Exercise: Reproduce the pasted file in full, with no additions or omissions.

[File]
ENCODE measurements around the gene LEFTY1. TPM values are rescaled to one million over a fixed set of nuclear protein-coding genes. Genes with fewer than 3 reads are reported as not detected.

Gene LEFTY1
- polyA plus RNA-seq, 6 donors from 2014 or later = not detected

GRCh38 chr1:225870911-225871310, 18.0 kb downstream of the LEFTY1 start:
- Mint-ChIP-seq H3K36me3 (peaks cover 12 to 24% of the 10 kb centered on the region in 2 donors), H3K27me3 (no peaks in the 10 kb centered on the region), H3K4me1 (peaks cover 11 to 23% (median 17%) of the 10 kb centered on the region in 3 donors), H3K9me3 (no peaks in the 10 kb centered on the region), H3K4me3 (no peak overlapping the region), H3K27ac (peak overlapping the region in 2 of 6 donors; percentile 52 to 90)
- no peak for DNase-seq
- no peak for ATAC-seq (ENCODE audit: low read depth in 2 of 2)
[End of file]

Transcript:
ENCODE measurements around the gene LEFTY1. TPM values are rescaled to one million over a fixed set of nuclear protein-coding genes. Genes with fewer than 3 reads are reported as not detected.

Gene LEFTY1
- polyA plus RNA-seq, 6 donors from 2014 or later = not detected

GRCh38 chr1:225870911-225871310, 18.0 kb downstream of the LEFTY1 start:
- Mint-ChIP-seq H3K36me3 (peaks cover 12 to 24% of the 10 kb centered on the region in 2 donors), H3K27me3 (no peaks in the 10 kb centered on the region), H3K4me1 (peaks cover 11 to 23% (median 17%) of the 10 kb centered on the region in 3 donors), H3K9me3 (no peaks in the 10 kb centered on the region), H3K4me3 (no peak overlapping the region), H3K27ac (peak overlapping the region in 2 of 6 donors; percentile 52 to 90)
- no peak for DNase-seq
- no peak for ATAC-seq (ENCODE audit: low read depth in 2 of 2)